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How Long Will It Take for Brands to Catch Up to the Mobile Consumer?

  |  May 19, 2014   |  Comments

Consumers are living their lives mobile-first, so why haven't brands and marketers fully invested in the space?

Many pixels have been darkened (the modern equivalent of "much ink has been spilled") explaining the potholes that mobile advertising budgets encounter on the road to getting a proportionate share of the marketing budget. The consumer eyeballs have been there for a while, and now, the wallets are catching up to the eyeballs.

While the time is ripe for brands to invest, many mobile advertising budgets are still lagging. Why is this? Some common reasons: it's the form factor, it's the reach, it's the privacy question, it's the Oss, it's the measurement, it's the agency, it's my IT...wash, rinse and repeat.

No worries. I'm sure it's nothing another Lumascape can't cure. Perhaps we're overthinking and over-engineering the situation. Without the cookie crutch in mobile ad targeting, there is an enormous amount of gymnastics taking place to affirm, or ascribe, or emulate the characteristics of the consumer receiving the mobile ad impression.

Each effort to explain how the ad got targeted, delivered, and measured can take 87 percent of the oxygen out of any meeting. Multiplied by the infinite number of meetings taking place each year about mobile advertising, that's a lot of oxygen and labor hours burned to still have mobile ad budgets this far behind the consumer behavior dedicated to mobile screens.

Consider the amazing mobile pivot Facebook accomplished in recent years. With more than 70 percent of Facebook traffic coming from mobile devices combined with the ability to use the data any marketer loves the most, their own, by permissibly matching to those mobile eyeballs using their own marketing database, it is possible that the technological speed traps for targeting and measurement do not have to be that complicated.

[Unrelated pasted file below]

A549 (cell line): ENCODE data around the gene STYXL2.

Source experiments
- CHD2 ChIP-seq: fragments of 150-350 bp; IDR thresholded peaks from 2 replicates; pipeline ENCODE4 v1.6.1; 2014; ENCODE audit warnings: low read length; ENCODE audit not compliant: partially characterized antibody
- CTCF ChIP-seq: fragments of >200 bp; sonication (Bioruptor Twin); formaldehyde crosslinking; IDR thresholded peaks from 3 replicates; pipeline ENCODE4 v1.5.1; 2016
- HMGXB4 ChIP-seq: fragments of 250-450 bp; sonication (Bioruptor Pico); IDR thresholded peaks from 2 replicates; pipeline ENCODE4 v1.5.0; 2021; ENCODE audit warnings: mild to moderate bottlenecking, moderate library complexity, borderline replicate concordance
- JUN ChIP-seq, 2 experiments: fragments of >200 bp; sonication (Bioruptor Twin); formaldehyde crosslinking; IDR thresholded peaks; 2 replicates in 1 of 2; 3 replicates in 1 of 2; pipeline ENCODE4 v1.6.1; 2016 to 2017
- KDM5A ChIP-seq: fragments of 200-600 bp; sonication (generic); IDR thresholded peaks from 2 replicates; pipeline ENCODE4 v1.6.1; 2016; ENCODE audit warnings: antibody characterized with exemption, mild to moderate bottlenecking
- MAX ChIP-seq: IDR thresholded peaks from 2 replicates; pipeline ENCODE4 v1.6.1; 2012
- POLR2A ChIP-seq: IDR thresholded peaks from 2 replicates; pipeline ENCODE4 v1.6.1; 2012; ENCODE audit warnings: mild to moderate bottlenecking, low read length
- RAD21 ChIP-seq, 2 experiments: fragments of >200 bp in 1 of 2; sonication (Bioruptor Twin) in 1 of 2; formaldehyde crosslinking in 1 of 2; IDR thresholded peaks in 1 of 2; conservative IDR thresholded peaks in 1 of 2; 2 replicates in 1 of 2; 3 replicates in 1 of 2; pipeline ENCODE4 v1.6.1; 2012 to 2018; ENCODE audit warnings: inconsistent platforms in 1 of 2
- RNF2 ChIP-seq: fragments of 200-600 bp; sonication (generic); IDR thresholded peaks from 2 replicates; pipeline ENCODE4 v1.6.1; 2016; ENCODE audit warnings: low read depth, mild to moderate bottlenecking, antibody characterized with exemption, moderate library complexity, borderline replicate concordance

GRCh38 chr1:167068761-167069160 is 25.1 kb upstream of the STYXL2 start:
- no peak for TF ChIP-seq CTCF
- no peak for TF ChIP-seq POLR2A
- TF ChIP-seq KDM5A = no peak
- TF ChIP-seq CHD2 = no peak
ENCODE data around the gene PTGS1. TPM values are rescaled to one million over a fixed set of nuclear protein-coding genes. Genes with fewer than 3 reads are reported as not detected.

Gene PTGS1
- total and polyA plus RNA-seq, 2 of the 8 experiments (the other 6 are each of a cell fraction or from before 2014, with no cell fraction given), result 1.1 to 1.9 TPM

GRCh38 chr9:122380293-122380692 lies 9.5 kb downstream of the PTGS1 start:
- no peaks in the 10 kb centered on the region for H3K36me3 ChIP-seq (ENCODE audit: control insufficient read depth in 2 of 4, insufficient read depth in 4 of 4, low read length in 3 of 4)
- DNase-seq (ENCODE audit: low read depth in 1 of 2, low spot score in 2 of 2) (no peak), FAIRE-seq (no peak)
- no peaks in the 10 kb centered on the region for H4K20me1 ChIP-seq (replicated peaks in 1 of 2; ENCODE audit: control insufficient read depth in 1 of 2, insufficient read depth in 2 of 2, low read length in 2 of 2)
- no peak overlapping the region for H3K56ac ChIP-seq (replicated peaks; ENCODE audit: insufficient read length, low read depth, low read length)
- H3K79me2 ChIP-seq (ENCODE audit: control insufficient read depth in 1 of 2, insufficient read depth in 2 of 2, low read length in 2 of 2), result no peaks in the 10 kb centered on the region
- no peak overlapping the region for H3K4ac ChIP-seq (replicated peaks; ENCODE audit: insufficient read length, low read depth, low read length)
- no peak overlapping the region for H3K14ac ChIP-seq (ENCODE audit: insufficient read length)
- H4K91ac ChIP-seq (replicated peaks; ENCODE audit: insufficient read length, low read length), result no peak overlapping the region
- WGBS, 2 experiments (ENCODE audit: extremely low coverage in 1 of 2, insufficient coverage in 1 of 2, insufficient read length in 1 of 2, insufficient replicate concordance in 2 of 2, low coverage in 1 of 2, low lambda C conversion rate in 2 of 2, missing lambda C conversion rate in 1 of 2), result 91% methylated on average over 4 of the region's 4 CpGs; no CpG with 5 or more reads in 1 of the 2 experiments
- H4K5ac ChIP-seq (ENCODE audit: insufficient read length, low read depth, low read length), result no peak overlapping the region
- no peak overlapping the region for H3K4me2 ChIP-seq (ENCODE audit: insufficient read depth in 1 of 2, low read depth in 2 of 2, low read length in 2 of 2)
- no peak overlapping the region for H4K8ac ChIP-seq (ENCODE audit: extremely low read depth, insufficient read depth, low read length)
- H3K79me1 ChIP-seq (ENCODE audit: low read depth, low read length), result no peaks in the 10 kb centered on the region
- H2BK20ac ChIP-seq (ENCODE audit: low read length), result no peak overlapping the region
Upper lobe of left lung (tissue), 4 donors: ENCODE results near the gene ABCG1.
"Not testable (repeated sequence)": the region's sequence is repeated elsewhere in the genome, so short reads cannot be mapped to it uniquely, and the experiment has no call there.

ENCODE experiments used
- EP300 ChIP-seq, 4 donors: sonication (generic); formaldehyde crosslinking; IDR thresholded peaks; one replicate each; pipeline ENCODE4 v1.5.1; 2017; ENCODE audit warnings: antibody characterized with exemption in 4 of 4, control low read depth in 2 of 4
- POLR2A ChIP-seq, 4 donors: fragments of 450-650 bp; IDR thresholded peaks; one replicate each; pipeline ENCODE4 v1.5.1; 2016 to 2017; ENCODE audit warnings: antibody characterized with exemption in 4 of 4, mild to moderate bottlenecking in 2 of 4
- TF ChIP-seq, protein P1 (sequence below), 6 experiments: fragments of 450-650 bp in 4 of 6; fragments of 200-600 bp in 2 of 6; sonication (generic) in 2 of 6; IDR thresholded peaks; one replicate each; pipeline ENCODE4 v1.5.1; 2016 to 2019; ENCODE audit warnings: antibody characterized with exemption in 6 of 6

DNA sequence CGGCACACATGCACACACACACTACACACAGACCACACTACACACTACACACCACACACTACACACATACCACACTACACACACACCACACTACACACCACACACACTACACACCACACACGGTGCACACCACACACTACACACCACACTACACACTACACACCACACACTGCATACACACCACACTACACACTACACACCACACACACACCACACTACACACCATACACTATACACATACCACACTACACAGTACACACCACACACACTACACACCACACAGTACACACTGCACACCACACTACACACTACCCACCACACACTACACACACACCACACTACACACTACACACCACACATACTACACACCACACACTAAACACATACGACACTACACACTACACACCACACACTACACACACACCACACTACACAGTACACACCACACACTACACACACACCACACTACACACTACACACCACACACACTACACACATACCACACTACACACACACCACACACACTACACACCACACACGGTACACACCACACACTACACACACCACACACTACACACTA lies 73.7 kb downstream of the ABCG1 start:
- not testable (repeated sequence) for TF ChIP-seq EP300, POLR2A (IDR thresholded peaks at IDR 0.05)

But why stop with Facebook?

There are perpetual eyeballs and wallets on eBay, too, and what about 4INFO? And Twitter? Not to mention, more than 50 percent of Yahoo traffic is mobile. All of these let the brand control the audience definition through permissible matching of their own database intelligence and metrics.

It's similar to the saying in the automotive industry, "If you were to build the first automobile today, you would not create the internal combustion engine." Knowing that the consumer needs to be in control of the mobile experience, if we step back and look at the crazy quilt of technology at work in mobile advertising, the answer has to include a more direct, no-surprises route from the brand to the consumer, where the brand knows who they reached and the consumer understands why the brand wanted to reach them.

And let's be sober about the mobile channel. Mobile alone is not going to float the entire brand enterprise. The real benefit to the agency and the chief marketing officer (CMO) down this path of direct targeting is that it makes it so much easier to show how mobile fits into the whole of the marketing and media mix.

Instead of having to translate across the Tower of Babel between mobile and all other media channels, using an audience definition directly out of the CMO's marketing database means the audience matched and reached in the mobile ad buy can be the same audience definition used everywhere.

And with that capability, mobile advertising and its budget can move closer to the center of the marketing operation, just as it has already moved to the center of our everyday, consumer lives.

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Dana C. Hayes Jr. is an experienced executive in television, publishing, and digital media focused around advertising, content, and technology.

As Group Vice President of Global Partner Development for Acxiom, Dana leads a new growth strategy focused on building strategic partnerships and distribution relationships to advance data-driven marketing and advertising globally. Given this array of exposures, he has an integrated perspective on how data can be better used within the enterprise and writes from this perspective for the brand's internal media planners or for the ad agency community.

He has held a number of leadership positions around leading the ad sales teams in print, television, and digital. Dana has also been involved in launching digital products, business development, marketing, and ad operations. His portfolio includes both New York and Chicago companies with the following media brands: Travora Media, Tribune Interactive, Turner Broadcasting, The Travel Channel, and Weather.com. During his tenure at Tribune Interactive, Dana led the creation, development, and funding of the Joint Venture quadrantONE.com, a premium national ad platform for online newspaper and television publishers including investors NYT, Gannett, Hearst, and Tribune.

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